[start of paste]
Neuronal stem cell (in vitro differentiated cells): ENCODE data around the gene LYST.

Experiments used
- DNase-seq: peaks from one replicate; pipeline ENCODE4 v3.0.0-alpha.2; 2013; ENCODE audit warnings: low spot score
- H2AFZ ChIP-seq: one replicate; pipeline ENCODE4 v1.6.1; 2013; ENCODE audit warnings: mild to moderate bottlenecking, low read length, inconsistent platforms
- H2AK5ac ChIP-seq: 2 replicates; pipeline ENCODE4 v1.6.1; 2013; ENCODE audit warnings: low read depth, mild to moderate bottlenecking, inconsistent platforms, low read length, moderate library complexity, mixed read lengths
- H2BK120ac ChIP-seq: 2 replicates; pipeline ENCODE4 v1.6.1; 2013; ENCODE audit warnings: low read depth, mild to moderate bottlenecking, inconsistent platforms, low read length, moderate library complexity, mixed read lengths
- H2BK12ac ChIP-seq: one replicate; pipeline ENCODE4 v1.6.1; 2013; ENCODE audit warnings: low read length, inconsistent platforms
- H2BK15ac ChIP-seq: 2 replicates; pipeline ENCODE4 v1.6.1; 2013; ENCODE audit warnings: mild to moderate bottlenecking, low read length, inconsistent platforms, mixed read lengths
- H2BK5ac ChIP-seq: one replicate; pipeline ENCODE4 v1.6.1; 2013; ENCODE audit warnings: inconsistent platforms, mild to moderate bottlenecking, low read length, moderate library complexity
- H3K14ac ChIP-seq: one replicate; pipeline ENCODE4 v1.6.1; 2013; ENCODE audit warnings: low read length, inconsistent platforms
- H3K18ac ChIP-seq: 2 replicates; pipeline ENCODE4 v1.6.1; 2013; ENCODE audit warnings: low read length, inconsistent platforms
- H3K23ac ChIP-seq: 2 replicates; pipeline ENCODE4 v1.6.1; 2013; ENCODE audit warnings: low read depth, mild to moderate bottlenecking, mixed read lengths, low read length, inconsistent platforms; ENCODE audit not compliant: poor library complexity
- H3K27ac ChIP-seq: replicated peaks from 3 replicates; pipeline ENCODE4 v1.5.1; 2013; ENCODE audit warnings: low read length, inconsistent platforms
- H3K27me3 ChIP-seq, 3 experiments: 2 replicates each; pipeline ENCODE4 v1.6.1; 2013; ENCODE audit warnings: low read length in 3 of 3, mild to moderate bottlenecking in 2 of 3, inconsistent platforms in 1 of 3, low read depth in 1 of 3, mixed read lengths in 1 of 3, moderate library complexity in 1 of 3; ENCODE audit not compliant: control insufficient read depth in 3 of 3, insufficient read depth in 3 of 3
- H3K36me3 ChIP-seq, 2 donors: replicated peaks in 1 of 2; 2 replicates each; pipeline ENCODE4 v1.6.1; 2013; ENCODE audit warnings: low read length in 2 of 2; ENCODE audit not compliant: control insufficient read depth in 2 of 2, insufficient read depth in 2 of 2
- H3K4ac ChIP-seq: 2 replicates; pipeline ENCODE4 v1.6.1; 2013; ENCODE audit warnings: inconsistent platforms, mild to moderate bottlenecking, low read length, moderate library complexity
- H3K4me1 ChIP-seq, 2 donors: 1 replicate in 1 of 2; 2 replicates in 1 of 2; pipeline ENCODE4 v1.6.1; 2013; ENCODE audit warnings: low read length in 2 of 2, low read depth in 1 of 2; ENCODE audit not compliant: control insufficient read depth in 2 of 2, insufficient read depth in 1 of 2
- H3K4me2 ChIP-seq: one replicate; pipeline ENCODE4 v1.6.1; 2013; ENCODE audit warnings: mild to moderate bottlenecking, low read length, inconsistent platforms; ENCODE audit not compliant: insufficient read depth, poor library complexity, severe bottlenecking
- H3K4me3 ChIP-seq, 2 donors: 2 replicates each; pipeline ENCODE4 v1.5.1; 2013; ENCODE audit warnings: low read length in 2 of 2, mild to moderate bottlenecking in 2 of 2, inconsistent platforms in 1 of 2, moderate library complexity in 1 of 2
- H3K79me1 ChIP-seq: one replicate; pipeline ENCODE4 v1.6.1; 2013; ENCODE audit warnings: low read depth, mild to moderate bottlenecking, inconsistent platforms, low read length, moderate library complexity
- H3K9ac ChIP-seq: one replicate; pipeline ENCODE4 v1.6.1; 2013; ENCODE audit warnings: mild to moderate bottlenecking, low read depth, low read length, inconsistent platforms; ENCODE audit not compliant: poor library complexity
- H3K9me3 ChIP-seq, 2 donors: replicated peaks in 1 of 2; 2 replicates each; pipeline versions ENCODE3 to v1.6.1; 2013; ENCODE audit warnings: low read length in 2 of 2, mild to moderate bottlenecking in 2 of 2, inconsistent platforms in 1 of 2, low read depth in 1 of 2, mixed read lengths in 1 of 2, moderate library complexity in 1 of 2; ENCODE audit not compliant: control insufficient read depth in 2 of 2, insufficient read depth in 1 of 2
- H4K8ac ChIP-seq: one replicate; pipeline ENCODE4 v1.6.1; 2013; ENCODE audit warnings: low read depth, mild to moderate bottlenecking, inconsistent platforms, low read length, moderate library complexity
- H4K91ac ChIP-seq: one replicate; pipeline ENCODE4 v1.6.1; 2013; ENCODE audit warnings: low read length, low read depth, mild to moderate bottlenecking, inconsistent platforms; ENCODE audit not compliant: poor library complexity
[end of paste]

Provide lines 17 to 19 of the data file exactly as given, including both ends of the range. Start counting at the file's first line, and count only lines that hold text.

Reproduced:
- H3K4me1 ChIP-seq, 2 donors: 1 replicate in 1 of 2; 2 replicates in 1 of 2; pipeline ENCODE4 v1.6.1; 2013; ENCODE audit warnings: low read length in 2 of 2, low read depth in 1 of 2; ENCODE audit not compliant: control insufficient read depth in 2 of 2, insufficient read depth in 1 of 2
- H3K4me2 ChIP-seq: one replicate; pipeline ENCODE4 v1.6.1; 2013; ENCODE audit warnings: mild to moderate bottlenecking, low read length, inconsistent platforms; ENCODE audit not compliant: insufficient read depth, poor library complexity, severe bottlenecking
- H3K4me3 ChIP-seq, 2 donors: 2 replicates each; pipeline ENCODE4 v1.5.1; 2013; ENCODE audit warnings: low read length in 2 of 2, mild to moderate bottlenecking in 2 of 2, inconsistent platforms in 1 of 2, moderate library complexity in 1 of 2